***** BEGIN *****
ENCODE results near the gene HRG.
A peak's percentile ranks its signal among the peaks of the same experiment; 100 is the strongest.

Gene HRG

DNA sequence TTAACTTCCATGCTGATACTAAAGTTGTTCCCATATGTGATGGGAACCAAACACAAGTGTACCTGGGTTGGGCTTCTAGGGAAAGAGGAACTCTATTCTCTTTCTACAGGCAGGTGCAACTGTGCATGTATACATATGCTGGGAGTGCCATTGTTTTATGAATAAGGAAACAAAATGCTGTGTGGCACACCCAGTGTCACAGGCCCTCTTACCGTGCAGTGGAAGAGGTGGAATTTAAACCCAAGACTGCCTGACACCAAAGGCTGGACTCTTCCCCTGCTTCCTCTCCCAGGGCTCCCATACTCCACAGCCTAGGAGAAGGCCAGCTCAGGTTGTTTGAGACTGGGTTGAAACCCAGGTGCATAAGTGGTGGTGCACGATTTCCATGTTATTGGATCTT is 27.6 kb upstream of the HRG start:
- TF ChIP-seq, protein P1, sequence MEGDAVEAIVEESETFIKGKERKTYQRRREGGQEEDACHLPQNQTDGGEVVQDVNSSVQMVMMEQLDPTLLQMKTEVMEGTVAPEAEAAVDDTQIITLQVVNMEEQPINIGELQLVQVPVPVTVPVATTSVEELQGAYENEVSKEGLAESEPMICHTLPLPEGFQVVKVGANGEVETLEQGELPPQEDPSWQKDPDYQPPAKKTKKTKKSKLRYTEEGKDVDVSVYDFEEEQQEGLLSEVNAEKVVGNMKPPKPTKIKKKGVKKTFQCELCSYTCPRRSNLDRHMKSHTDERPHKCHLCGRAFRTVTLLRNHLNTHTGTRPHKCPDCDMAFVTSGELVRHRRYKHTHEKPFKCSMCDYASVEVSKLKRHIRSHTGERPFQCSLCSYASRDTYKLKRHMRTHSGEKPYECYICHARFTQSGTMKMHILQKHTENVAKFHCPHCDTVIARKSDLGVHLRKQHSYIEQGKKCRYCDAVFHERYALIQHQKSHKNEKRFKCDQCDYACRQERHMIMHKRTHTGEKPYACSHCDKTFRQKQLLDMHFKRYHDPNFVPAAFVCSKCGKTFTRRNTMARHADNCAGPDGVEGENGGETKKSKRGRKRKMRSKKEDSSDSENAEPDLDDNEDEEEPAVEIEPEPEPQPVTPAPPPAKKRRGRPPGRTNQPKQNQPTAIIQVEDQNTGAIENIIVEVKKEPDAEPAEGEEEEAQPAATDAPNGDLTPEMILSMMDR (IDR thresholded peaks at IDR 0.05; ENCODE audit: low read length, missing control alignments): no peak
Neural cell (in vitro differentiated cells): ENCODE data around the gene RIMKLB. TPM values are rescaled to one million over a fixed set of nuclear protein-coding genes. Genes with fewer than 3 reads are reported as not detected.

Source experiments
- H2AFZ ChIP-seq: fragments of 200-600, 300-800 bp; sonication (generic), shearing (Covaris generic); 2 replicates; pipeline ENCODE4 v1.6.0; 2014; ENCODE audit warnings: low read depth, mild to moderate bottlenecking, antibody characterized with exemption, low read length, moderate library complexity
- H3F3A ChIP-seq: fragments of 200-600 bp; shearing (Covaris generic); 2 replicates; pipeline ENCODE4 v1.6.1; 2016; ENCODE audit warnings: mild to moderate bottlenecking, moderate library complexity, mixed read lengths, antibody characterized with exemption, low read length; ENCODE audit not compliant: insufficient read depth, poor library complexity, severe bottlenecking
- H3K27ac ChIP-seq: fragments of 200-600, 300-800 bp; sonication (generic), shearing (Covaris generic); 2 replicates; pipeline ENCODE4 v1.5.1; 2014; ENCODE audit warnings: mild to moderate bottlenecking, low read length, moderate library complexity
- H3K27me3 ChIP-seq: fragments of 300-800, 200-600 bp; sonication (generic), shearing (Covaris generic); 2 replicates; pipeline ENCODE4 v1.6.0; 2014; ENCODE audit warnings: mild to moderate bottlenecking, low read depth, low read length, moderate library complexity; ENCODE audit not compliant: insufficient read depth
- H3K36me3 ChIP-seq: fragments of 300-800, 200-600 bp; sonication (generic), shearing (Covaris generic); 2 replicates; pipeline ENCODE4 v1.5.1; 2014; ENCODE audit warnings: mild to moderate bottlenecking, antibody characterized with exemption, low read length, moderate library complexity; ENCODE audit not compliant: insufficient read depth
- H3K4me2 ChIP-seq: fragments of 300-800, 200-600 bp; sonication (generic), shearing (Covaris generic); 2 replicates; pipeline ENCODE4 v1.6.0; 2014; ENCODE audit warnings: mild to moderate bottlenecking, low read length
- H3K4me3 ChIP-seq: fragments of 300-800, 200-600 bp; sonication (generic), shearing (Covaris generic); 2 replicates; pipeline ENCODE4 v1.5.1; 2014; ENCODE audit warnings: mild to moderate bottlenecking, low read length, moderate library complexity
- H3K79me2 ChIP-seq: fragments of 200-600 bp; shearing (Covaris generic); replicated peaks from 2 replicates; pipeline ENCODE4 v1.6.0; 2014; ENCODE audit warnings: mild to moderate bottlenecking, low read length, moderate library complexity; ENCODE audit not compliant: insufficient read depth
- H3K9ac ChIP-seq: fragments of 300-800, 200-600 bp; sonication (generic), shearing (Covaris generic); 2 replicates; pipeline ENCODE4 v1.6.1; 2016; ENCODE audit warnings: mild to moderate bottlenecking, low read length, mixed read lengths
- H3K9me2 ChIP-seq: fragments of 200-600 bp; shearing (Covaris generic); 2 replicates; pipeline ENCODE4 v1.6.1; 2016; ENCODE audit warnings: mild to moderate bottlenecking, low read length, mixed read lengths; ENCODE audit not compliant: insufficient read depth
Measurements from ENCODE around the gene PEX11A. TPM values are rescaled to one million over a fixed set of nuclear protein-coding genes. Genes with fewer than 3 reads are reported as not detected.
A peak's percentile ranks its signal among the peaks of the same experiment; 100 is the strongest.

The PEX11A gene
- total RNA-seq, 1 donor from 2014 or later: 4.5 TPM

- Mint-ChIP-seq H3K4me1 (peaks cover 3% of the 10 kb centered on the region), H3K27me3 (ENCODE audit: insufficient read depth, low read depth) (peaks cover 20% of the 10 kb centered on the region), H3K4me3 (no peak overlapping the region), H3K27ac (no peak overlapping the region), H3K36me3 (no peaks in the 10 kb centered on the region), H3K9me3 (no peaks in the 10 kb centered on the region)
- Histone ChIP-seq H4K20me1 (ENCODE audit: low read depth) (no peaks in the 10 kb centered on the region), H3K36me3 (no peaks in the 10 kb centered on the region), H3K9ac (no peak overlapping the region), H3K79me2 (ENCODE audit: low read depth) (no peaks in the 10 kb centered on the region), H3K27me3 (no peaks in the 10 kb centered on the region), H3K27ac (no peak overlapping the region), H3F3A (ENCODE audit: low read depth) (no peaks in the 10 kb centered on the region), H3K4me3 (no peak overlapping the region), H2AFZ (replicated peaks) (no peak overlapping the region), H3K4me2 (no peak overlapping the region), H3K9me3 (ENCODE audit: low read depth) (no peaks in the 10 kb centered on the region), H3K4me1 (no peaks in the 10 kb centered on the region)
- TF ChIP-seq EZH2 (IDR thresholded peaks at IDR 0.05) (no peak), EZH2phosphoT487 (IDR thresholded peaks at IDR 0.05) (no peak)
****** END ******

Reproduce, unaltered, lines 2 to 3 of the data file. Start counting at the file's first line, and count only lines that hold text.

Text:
A peak's percentile ranks its signal among the peaks of the same experiment; 100 is the strongest.

Gene HRG